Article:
Friday, January 6, 2012

Sincera - Cursed And Proud

Sincera
Cursed And Proud
Abyss Records

While this album from Norwegian act Sincera is considered a relatively new release, in truth ‘Cursed And Proud’ is actually a re-release of sorts, with the album comprising of tracks recorded some six years ago. Initiated as far back as 2002 by vocalist/bassist Thomas Andresen and guitarist Bjørn ‘Tiger’ Mathisen following the demise of cult black/death metal outfit Fester (Who have only just reunited), the pair soon teamed up with guitarist/keyboardist Thomas Aamodt and drummer Lars Erik Duserud, and the band went under the name of Evening. A couple of years later, and a few line-up changes along the way, and Sincera officially came into being.
Sincera was never intended to be a fulltime project for those involved, which has meant that in the nine years the band have loosely been playing together, they’ve only managed to record a single demo in 2005 under the title of ‘Tall And Proud’.
Fast forward several years, and Abyss Records have decided to remaster the band’s demo, along with the addition of some live tracks in order to make up ‘Cursed And Proud’ – the band’s official debut full-length effort.
As mentioned earlier, the first four tracks on ‘Cursed And Proud’ are the four tracks lifted from the band’s demo in remastered form, with the opening track ‘Tall And Proud’ leading the charge. ‘Tall And Proud’ is by far one of the album’s strongest and most interesting efforts, and one of the more misleading efforts. Atmospheric, groove based and somewhat melancholy, the track still retains a blackened death metal vibe for the most part (Especially in terms of the vocals), and brings to mind Satyricon crossed with touches of early Marduk.
The fast paced ‘A Grievers Soul’ is something completely different from the opener, with its suitably grim and traditional black metal sound dominating proceedings, while ‘Blinded’ slots alongside the opener with its strong atmospheric grooves and fairly straightforward riffs structures. But while the song does feature some great lead work throughout, the use of clean vocals in the background are nearly as successful as they could have been had they sounded less amateurish.
Finishing up the studio tracks is ‘Cursed (Could Have Been Such A Beautiful Word If Not Thrown Upon By Others)’, which can only be described as an experiment that doesn’t work. Musically, the song does have some strength (The greater use of keyboards and the slow tempos definitely work at giving the song a different sound), but the quirky clean vocals at the start just makes it hard to enjoy the song as a whole.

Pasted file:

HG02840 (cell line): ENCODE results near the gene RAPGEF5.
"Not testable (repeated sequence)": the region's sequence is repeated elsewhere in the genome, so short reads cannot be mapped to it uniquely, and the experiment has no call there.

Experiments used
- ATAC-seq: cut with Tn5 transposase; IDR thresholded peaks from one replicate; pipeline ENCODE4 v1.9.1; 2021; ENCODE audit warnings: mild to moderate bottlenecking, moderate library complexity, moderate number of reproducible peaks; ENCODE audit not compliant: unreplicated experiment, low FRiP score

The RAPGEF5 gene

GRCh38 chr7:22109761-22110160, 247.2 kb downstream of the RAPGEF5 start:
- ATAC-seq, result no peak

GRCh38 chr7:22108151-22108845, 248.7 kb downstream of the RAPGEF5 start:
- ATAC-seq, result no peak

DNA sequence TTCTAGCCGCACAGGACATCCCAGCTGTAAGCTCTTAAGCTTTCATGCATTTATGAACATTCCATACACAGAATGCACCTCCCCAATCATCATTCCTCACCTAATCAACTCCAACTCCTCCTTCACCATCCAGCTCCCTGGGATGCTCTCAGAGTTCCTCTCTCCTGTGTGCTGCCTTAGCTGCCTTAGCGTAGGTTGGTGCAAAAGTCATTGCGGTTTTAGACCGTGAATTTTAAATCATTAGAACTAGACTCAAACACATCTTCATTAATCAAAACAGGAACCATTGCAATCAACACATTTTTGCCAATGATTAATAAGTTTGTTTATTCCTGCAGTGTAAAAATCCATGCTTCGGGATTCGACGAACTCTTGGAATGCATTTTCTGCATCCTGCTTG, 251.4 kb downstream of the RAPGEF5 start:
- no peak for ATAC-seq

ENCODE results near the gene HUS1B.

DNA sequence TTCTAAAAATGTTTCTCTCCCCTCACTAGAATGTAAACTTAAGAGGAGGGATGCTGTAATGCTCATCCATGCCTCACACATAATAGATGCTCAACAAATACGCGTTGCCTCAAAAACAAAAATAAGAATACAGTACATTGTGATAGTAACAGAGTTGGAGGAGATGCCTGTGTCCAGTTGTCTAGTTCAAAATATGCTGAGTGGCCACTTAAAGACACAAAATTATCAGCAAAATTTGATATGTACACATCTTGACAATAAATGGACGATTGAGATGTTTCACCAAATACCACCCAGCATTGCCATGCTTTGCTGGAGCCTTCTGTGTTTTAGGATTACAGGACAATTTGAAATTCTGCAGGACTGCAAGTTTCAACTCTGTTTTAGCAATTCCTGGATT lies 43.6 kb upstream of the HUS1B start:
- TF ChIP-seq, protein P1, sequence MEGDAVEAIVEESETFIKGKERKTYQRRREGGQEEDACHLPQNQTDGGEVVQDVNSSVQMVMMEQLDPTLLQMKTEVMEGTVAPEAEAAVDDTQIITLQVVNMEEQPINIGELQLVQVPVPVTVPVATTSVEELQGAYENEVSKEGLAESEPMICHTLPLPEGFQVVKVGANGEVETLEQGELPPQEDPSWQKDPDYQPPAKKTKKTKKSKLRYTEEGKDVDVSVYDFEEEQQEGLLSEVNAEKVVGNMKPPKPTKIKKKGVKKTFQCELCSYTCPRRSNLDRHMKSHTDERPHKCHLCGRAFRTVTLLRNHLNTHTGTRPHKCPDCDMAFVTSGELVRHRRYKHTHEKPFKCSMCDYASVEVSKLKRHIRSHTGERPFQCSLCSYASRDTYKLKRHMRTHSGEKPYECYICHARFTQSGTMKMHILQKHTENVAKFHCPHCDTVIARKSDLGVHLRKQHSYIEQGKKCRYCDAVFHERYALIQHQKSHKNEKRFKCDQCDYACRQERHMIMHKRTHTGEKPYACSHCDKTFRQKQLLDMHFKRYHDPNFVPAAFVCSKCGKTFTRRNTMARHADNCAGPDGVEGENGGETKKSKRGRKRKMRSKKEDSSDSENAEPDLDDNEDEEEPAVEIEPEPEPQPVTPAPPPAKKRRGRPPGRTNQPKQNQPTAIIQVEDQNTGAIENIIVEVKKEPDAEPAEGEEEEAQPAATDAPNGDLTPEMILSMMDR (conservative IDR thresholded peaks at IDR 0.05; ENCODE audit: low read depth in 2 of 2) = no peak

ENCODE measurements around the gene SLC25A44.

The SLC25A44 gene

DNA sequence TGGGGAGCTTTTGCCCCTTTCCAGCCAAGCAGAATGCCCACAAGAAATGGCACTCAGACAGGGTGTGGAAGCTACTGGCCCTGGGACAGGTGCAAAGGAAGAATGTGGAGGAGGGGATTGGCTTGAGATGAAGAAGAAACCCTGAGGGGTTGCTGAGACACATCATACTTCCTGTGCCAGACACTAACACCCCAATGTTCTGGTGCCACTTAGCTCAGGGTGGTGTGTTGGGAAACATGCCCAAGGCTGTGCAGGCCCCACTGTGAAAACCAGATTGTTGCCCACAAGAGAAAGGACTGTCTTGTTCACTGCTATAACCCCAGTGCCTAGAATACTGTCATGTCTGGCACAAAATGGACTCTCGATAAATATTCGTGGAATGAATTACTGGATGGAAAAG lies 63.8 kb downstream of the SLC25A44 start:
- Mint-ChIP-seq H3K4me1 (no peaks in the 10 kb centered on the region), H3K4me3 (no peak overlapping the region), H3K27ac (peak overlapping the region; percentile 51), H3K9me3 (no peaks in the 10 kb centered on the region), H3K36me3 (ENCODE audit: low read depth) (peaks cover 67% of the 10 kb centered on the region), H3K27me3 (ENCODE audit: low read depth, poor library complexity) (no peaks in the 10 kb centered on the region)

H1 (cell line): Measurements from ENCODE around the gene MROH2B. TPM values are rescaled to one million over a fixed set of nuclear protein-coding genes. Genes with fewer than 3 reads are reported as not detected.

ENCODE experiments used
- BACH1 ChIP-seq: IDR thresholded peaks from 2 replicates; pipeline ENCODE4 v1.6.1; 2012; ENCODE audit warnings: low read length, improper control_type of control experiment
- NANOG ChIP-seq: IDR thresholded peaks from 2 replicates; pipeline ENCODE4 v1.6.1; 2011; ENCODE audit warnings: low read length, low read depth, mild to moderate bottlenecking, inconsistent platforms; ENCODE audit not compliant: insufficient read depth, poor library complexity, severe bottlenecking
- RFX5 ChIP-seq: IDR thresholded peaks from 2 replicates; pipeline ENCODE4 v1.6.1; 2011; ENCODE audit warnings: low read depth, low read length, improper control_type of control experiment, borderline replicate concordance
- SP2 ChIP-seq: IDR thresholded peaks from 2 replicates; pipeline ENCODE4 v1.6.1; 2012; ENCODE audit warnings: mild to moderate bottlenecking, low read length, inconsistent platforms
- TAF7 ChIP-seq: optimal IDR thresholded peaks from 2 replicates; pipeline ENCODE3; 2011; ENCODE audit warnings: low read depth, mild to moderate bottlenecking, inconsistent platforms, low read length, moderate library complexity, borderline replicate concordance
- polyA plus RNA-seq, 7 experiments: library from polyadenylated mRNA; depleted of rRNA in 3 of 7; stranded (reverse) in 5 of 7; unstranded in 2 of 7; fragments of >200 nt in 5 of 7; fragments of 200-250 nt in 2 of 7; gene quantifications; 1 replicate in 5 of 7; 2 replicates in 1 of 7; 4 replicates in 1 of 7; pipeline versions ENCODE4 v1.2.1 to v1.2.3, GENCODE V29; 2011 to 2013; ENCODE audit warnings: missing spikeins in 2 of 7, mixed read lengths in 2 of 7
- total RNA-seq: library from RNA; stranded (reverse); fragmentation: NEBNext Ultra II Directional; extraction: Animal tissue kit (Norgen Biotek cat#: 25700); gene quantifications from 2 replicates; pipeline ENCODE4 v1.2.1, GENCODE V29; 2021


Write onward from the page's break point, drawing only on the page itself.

The second half of the album presents four live tracks from the band recorded back in 2006. It’s here that the band really show what they’re capable of, with the blasphemous ‘Die Like Jesus Christ’, the moody melodic groove of ‘Smell Of Fear’ and the intense blast of ‘Where Am I!?!’ showing just how far the band had evolved in their short time together. But regardless of how good the songs are, the sound is of bootleg quality, which is not all that surprising given it was lifted directly from a 9mm hand held video camera at the gig. It’s a shame they couldn’t have lifted something from the sound desk.
Finishing up the album is ‘Byron Lawless’, which was written specifically as the entrance song for Norwegian wrestler Byron Lawless. The song is credited as a bonus track, and for very good reason – it’s a fairly simple, repetitive and short song, and one that doesn’t really fit into the rest of the album’s overall sound. In other words, it’s a bit of a throw away track.
Given the history behind ‘Cursed And Proud’, it would be harsh of me to say that the album is a bit of a mess and patchy in places – even if it really is. What I can say however is that it’s an interesting release, and well worth checking out for those who are looking for something a little different sounding from within the blackened death genre, or fans of the cult act Fester.

For more information on Sincera, check out – http://www.reverbnation.com/sincera

© Justin Donnelly